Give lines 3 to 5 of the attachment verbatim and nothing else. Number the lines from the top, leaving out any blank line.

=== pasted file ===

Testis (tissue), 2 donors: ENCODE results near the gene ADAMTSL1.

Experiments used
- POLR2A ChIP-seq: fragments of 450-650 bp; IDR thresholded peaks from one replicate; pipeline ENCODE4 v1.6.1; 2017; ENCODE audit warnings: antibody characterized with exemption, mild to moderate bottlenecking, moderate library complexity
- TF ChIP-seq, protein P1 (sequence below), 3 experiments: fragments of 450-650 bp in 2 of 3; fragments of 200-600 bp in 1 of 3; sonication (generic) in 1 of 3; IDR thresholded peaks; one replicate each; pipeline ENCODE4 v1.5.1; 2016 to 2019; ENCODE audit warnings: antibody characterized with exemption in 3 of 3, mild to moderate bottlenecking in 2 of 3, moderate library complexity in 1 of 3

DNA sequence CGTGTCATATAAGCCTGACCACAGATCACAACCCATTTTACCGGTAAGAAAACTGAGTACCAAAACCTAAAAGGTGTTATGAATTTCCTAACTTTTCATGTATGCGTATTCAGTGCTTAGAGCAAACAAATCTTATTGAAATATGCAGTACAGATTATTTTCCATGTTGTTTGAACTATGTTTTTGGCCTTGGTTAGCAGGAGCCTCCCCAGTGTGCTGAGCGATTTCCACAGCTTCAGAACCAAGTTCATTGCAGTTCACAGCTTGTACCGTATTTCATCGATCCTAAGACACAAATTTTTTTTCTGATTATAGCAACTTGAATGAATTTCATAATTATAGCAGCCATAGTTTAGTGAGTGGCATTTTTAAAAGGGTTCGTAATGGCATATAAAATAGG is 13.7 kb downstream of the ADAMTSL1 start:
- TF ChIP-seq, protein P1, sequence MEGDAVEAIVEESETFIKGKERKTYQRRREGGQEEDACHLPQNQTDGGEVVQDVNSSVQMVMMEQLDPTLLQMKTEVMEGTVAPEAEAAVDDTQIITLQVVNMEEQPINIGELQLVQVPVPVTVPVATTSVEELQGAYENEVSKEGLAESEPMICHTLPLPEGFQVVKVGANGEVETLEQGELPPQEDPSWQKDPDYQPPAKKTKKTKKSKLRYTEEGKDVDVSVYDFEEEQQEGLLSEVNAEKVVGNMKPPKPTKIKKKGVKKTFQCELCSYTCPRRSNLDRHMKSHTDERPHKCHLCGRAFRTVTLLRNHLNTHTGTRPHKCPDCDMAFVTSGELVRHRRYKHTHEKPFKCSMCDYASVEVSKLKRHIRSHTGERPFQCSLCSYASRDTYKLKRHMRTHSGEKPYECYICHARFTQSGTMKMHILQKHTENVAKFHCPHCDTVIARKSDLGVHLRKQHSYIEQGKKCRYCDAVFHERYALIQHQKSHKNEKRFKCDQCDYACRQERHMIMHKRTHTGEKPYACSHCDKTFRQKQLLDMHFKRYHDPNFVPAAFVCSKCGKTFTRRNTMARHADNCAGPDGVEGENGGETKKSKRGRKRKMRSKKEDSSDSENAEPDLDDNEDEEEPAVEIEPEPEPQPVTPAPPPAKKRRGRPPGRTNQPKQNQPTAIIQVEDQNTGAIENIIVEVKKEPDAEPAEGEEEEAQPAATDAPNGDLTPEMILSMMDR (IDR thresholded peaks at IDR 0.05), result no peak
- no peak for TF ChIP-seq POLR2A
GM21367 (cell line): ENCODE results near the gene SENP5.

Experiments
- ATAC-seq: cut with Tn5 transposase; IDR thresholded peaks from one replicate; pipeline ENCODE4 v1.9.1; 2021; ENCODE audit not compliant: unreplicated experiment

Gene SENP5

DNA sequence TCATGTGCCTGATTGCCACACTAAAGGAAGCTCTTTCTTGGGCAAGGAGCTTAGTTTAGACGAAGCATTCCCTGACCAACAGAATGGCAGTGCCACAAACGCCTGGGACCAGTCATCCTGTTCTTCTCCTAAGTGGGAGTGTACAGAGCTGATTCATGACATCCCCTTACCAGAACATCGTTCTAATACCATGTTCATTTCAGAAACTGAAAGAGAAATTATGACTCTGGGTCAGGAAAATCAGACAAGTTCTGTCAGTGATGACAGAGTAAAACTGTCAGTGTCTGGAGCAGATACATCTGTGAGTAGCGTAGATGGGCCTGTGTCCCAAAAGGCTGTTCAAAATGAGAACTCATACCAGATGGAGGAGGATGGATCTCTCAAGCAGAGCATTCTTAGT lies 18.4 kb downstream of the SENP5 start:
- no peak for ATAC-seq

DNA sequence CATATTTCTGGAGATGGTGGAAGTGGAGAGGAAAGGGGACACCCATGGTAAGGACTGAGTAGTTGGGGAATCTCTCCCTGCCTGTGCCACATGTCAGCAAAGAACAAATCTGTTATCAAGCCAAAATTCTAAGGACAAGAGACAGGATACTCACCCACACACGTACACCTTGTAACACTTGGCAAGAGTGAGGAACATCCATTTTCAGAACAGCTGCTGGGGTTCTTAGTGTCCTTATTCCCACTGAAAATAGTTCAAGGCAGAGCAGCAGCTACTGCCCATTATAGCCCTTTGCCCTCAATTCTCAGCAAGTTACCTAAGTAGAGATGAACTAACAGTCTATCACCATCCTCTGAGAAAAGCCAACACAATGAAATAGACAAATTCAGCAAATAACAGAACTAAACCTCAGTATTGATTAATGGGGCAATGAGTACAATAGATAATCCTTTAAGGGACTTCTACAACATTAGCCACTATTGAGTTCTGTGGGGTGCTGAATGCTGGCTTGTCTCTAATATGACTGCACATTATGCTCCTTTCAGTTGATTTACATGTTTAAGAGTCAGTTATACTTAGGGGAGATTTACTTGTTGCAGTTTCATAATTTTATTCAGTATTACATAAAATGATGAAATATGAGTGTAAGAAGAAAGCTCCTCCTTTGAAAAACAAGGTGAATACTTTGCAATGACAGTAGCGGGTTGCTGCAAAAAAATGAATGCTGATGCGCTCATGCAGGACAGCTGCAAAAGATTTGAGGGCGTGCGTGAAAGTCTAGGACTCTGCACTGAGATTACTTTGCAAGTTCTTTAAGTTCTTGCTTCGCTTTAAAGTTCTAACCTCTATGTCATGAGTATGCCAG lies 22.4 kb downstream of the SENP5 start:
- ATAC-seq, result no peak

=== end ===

- POLR2A ChIP-seq: fragments of 450-650 bp; IDR thresholded peaks from one replicate; pipeline ENCODE4 v1.6.1; 2017; ENCODE audit warnings: antibody characterized with exemption, mild to moderate bottlenecking, moderate library complexity
- TF ChIP-seq, protein P1 (sequence below), 3 experiments: fragments of 450-650 bp in 2 of 3; fragments of 200-600 bp in 1 of 3; sonication (generic) in 1 of 3; IDR thresholded peaks; one replicate each; pipeline ENCODE4 v1.5.1; 2016 to 2019; ENCODE audit warnings: antibody characterized with exemption in 3 of 3, mild to moderate bottlenecking in 2 of 3, moderate library complexity in 1 of 3

DNA sequence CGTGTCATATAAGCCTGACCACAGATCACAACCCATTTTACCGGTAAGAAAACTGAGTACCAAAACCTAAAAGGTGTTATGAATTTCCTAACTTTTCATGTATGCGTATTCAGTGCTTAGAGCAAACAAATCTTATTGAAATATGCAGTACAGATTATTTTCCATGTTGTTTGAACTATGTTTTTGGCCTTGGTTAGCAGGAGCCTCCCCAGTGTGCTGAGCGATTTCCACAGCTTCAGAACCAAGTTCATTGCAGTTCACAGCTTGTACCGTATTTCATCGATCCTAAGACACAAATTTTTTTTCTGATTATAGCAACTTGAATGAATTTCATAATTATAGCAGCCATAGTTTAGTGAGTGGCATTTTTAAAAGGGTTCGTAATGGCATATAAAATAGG is 13.7 kb downstream of the ADAMTSL1 start: